“I’m not naïve enough to think that a system that is unequal and oftentimes oppressive — yes, still, very much so — is going to change overnight,” Ms. Masse said. “At the same time, I find it incredibly frustrating. People at the top of the food chain, in particular, seem to have gotten distracted by new concerns.”
"Unnerving"? "Oppressive"? These are some of the wealthiest and most pampered people in the world!
In August, Warner Bros. Discovery shelved “Batgirl,” a nearly finished movie starring a Latina actress, featuring a transgender actress in a supporting role, written by a woman, produced by women and directed by two Muslim men. Warner Bros. Discovery never publicly explained its decision, but signaled that it found “Batgirl” to be creatively lacking.
Dan Lin, a producer whose credits include “Aladdin” (2019) and “The Lego Movie,” was among those who inferred something else.
“It’s no longer about optics,” Mr. Lin said. “A recession is coming, budgets are tightening and I’m really worried that diversity is going to be the first thing that goes.”
Let me explain something to you, Dan Lin: most ordinary people are not going to pay real money to go see a movie that sucks, no matter what the color, sex, religion, or sexual orientation of the filmmakers. It's only liberal elites who, unfortunately, run institutions like studios, media outlets, and colleges who believe that "diversity," as they define it, has anything to do with quality. They are always shocked when their theories fail, but often seem to think the answer is therefore to work harder to be more diverse.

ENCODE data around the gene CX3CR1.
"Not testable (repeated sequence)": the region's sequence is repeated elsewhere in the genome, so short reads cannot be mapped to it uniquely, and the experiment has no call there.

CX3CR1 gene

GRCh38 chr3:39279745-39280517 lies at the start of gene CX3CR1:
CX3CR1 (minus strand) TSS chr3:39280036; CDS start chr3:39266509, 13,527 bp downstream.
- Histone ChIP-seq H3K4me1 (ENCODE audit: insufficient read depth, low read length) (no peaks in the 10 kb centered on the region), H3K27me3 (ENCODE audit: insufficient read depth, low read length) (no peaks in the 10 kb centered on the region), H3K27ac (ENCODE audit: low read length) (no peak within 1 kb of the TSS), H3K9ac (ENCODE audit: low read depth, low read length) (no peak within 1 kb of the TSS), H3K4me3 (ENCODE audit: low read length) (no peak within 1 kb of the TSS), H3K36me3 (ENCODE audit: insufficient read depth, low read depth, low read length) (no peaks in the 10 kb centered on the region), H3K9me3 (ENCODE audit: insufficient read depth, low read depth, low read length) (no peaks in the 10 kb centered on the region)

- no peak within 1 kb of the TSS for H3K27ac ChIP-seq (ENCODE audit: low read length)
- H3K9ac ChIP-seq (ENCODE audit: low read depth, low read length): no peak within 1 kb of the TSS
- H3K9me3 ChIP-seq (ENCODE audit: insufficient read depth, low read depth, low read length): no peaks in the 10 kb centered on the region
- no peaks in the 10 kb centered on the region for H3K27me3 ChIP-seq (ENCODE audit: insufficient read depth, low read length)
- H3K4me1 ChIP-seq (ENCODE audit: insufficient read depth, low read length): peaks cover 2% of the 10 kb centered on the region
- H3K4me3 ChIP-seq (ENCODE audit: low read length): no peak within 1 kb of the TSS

Think about it: If a professional basketball team decided to be more "diverse" by hiring and playing more Asians and Jews, and benching black men, do you think that team would thrive? No, it would lose games, because nobody wants to see mediocre professional basketball, and it would lose ticket sales. So why do people have the idea that this plonkingly crude idea of diversity is somehow going to work in Hollywood?